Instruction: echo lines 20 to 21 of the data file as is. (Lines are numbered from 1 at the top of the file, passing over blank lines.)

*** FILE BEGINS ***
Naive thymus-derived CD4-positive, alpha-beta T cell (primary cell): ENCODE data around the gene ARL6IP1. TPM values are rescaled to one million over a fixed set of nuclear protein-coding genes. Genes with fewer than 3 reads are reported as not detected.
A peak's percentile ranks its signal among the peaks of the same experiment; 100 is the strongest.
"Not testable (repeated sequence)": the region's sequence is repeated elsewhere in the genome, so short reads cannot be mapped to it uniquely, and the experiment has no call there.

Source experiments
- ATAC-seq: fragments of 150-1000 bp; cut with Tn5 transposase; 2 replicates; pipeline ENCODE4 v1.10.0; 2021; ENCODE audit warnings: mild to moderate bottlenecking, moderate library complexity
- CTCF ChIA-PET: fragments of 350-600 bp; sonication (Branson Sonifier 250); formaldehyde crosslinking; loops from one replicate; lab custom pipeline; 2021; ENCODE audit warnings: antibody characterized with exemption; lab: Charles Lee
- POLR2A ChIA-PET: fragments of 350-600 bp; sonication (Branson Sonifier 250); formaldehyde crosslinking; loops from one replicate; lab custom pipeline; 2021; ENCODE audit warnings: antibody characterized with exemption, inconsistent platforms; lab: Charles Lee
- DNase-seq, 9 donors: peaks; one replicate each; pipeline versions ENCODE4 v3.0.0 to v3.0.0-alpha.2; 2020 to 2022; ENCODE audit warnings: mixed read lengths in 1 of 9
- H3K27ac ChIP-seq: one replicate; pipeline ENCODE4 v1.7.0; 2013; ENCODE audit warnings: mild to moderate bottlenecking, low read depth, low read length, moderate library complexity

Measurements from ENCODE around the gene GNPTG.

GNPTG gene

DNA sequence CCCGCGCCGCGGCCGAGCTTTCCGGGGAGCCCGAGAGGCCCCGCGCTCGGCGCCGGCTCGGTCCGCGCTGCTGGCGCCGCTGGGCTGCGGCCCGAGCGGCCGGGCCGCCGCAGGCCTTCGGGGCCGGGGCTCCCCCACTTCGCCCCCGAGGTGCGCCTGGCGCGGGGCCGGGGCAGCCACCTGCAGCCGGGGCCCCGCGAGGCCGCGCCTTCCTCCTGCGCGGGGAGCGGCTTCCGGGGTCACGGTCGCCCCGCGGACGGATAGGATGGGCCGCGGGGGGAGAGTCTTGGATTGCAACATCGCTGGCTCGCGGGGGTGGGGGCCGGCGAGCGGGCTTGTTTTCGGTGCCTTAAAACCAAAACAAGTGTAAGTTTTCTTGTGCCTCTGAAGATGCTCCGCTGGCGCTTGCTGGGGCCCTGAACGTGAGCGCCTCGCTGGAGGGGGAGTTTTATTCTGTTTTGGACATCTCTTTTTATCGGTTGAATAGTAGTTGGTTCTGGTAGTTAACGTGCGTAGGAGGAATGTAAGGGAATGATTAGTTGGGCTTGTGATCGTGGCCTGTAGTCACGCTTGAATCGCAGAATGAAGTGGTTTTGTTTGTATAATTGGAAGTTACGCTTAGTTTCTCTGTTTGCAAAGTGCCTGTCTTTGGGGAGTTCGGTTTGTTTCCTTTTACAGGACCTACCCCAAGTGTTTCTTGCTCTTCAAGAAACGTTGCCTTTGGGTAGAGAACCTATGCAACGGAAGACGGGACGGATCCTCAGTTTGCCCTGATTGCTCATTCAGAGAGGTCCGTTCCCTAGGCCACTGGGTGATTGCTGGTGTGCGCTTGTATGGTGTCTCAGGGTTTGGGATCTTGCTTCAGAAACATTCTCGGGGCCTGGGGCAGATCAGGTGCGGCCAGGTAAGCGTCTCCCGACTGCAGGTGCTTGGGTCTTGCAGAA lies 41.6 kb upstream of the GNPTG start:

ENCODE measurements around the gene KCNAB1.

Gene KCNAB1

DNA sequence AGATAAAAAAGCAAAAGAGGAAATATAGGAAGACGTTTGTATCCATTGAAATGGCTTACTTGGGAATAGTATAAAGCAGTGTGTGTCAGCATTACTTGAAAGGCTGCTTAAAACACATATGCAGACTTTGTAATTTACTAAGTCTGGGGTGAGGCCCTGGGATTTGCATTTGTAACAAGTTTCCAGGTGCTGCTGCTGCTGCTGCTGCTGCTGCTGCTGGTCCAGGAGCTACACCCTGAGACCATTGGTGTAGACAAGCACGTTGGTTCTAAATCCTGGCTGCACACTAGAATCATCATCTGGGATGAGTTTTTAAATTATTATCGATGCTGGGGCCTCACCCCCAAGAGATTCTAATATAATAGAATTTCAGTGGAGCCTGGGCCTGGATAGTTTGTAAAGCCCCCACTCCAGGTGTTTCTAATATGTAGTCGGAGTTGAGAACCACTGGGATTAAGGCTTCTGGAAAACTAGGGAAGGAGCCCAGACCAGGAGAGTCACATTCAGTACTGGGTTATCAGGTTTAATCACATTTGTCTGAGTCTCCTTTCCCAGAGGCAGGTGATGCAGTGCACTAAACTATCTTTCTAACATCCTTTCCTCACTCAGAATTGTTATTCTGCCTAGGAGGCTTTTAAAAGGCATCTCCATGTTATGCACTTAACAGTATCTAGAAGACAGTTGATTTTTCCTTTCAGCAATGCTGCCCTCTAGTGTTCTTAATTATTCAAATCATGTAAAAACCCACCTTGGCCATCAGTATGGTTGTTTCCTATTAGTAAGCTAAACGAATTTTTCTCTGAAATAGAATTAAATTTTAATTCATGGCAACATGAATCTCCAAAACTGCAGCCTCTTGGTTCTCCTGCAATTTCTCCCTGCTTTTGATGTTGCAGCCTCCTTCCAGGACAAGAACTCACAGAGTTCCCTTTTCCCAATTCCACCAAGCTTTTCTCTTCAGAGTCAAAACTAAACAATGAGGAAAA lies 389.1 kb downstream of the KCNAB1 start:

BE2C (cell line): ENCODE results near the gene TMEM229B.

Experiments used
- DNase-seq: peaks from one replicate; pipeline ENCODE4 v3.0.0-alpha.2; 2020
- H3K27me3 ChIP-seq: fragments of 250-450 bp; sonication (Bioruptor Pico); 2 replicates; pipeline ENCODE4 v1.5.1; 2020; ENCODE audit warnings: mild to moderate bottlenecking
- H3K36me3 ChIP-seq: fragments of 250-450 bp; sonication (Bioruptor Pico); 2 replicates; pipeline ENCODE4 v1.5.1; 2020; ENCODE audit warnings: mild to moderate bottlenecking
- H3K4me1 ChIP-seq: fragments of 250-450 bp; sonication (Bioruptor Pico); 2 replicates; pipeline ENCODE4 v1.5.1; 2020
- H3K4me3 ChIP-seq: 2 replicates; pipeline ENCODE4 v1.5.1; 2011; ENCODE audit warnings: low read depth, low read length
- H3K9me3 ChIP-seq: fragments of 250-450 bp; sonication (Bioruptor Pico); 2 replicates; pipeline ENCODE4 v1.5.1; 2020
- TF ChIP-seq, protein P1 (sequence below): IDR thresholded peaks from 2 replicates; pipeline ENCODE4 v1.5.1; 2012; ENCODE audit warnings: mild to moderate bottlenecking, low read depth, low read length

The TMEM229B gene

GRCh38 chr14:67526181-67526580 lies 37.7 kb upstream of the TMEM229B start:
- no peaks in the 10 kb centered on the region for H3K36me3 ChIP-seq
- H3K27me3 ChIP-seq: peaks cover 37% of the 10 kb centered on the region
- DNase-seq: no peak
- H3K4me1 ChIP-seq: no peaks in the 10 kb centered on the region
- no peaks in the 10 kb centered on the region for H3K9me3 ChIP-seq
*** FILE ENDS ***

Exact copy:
- H3K36me3 ChIP-seq: fragments of 250-450 bp; sonication (Bioruptor Pico); 2 replicates; pipeline ENCODE4 v1.5.1; 2020; ENCODE audit warnings: mild to moderate bottlenecking
- H3K4me1 ChIP-seq: fragments of 250-450 bp; sonication (Bioruptor Pico); 2 replicates; pipeline ENCODE4 v1.5.1; 2020